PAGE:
Encryption may seem a stretch as a press freedom issue, far from what concerned the Founding Fathers when they enshrined the First Amendment in the Bill of Rights. Yet a free press operates best when the public can make reading decisions without fear that their government — or anyone capable of doing them harm — is looking over their shoulder.

Encrypting something as complex as a news site is enormously difficult, according to technical experts within the industry. Several major news organizations offered encryption for some elements of their sites in recent years but largely stopped when problems arose in displaying content quickly and cleanly to readers, said Peter Eckersley, technology projects director for the Electronic Frontier Foundation, which tracks the use of the technology.

Continue reading at The Washington Post

Abney and Associates Tech Research: Bitcoin gets easier to buy and spend

image

It’s getting easier for consumers to buy and spend bitcoin, the cybercurrency that has captured much of the tech world.

With each passing month, Bay Area entrepreneurs are rolling out new technology for consumers to buy and store bitcoin, shop online with the virtual currency and send it to friends. Last week, a bitcoin ATM was unveiled in Mountain View — put in a few hundred bucks, out comes a bitcoin. And more retailers — from consumer electronics to coffee roasters and pizza delivery — are accepting bitcoin, making it easier for consumers to choose the Internet currency over dollars.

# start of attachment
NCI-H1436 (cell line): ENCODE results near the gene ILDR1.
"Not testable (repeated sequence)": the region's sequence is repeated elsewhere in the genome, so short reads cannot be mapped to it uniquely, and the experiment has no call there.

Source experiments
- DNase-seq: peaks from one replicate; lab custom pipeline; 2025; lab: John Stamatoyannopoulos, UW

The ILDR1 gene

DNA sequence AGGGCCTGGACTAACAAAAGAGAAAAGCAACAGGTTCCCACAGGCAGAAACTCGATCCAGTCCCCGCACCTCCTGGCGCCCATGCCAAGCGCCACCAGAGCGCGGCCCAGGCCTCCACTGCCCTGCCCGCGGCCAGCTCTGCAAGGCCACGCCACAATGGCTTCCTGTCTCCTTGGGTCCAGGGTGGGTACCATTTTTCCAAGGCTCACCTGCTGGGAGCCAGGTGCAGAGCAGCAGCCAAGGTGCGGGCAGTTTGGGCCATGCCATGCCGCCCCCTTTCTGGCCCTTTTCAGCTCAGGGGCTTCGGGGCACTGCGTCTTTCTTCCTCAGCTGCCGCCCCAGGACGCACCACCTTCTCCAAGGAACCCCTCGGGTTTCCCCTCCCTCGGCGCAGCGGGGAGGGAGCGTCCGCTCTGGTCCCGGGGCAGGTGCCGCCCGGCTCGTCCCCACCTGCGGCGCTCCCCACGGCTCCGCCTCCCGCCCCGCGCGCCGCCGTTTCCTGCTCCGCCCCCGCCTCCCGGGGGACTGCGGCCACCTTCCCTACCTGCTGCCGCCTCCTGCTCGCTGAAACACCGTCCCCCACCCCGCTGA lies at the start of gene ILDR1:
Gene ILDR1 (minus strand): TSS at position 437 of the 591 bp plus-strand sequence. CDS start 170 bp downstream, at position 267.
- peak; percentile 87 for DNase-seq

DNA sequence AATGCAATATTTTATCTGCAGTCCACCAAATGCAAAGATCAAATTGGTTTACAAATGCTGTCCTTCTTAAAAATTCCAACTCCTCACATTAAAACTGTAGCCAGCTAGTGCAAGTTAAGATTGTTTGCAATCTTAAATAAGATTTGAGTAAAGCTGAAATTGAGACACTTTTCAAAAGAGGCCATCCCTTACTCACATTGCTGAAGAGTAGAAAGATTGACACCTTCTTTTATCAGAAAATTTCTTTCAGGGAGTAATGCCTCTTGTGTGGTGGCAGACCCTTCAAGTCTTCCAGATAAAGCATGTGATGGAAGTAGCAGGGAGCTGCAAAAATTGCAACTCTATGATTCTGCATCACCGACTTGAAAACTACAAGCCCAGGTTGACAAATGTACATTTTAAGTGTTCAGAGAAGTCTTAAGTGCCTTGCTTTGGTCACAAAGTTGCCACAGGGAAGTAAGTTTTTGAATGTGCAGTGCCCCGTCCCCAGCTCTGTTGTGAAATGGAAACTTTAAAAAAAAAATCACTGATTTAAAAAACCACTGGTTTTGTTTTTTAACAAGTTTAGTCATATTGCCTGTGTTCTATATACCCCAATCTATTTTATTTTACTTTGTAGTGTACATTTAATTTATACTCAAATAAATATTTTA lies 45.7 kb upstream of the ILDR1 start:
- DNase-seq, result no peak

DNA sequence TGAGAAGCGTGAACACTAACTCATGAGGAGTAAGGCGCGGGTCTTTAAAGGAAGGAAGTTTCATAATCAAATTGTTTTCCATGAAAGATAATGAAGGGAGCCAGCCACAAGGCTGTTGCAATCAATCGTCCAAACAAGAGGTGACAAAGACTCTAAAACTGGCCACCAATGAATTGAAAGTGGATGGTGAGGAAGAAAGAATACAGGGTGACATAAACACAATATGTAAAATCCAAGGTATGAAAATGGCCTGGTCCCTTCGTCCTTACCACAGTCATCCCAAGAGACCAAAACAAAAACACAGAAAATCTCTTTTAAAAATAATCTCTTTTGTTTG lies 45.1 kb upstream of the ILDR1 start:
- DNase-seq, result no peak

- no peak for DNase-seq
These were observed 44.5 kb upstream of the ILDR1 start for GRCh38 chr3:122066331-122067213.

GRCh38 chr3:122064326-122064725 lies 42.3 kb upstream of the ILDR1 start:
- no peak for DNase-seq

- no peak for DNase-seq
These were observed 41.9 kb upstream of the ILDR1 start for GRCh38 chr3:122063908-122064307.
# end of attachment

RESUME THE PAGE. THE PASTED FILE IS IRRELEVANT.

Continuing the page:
"It’s all about to change over the next 12 to 24 months," said Marshall Hayner, a San Francisco entrepreneur who this month will launch bitcoin app QuickCoin. "We are going to see all kinds of people adopt it. It’s going to power transactions on the Internet."

Bitcoin is a cybercurrency and payments network created in 2009 by a mathematical formula as an alternative to banks and government-controlled currency systems. Bitcoins are added one at a time to the network by computer programmers around the world, and most bitcoin is bought and traded on global Internet exchanges.